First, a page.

Today is the Glorious 25th of May. Today, we remember Terry Pratchett. And we remember the brief existence of the People’s Republic of Treacle Mine Road, and those who fought and died at the barricades.
Barricades always appeal, but there’s something deeply special about Night Watch. It’s hard and it’s dark and it shows you life is cruel, but there’s passion and there’s romance (not love, I mean actual romance) and there’s men and women who do the job in front of them.
It’s strange, when you really think about it, to remember the dead of stories. We do it in Real Life and know that there were people who fought and died, and We Will Remember Them, but by the time they get to us, they are, largely, stories. We know their names, and snippets of their lives. We know their deaths. Sometimes they are our relatives. But memory is short and fickle, and give it a generation or three, and names, mostly, are all we have.
Last year, there were shrines on the street to Jon Snow. This year, people are collapsing into puddles of tears at the phrase “Hold the door”. We mourn dead characters. We honour their sacrifices. But it’s odd… because if you start the book over from the beginning, they’re alive again. They’re always alive, and they’re always dead.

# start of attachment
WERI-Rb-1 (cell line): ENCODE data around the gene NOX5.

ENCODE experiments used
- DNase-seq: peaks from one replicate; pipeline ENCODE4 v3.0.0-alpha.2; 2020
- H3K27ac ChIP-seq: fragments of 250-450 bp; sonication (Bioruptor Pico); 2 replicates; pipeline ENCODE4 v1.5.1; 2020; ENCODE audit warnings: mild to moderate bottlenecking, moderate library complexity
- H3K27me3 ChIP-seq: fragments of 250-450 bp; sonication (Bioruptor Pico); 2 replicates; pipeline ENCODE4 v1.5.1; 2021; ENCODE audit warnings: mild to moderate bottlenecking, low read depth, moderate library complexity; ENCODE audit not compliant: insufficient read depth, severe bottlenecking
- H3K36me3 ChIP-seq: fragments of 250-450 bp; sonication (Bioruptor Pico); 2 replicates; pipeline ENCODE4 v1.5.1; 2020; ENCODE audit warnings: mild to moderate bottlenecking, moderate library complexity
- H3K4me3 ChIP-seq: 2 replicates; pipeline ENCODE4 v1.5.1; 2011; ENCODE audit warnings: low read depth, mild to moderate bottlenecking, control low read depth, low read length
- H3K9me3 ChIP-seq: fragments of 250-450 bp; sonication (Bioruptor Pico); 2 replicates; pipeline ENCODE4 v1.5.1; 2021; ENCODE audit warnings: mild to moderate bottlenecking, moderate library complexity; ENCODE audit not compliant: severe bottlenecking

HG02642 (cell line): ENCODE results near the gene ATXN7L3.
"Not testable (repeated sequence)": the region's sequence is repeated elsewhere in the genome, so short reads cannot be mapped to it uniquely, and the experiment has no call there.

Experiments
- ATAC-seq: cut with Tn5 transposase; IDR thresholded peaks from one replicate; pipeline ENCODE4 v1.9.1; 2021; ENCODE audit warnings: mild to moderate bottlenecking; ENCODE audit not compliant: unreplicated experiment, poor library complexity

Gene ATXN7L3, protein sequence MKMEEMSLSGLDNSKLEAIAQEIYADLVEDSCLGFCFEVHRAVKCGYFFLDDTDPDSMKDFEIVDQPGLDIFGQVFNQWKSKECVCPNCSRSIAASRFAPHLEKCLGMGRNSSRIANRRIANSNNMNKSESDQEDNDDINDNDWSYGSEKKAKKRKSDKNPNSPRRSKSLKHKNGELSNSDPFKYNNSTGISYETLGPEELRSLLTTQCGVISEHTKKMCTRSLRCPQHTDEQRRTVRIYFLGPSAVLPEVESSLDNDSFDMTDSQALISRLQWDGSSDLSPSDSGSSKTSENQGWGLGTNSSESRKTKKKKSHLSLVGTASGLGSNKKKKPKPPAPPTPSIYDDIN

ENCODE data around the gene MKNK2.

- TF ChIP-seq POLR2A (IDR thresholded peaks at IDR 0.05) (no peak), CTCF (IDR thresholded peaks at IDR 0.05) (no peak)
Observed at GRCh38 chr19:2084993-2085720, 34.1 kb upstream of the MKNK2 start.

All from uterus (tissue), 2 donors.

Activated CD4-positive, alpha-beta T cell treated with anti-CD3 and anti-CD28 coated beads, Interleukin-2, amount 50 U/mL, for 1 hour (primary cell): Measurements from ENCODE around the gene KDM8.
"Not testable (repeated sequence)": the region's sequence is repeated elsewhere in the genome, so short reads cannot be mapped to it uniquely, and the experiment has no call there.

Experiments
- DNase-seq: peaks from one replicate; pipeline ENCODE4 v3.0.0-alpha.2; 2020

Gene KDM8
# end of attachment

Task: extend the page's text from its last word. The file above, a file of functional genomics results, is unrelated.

There’s a Pratchett quote, “no one is truly dead while their name is still spoken”. We remember people from 2000 years ago and more, because we have their names written down. And we have fictional characters – Beowulf, Hamlet – whose names reach back centuries and will reach forward for centuries more. These characters live in our minds, like a cultural undercurrent, influencing our lives without us knowing it. Will Vimes live on for centuries this way? Will the Starks? What about Commander Shepard? These are characters that have their own gravity. They shape the world around them.
There’s a saying, quoted and re-quoted in various ways, that “writers tell the truth”. Truth through fiction. I’ve written before – far more eloquently, I have to say – about the truth in stories. It doesn’t matter that there was never a man named Sam Vimes. (Man, that was tough to type.) He exists. People suffer and strive and live and die, and tell each other stories, tell themselves stories, every second of every day. All stories are true, for a given value of “true”.
So, it is the Glorious 25th of May. We reflect on the values of Truth, Justice, Freedom, Reasonably Priced Love, and Hard Boiled Eggs. We reflect on the lives and deaths of, let’s be honest, minor characters. But they Did The Job In Front Of Them. We respect that. We respect the truth of it. Perhaps, in this way, we honour the steadfastness of real humans that we will never know, who do the jobs in front of them, who die with honour. Because this is the only way we can. Art, stories, are how we see the world.
How do they rise up?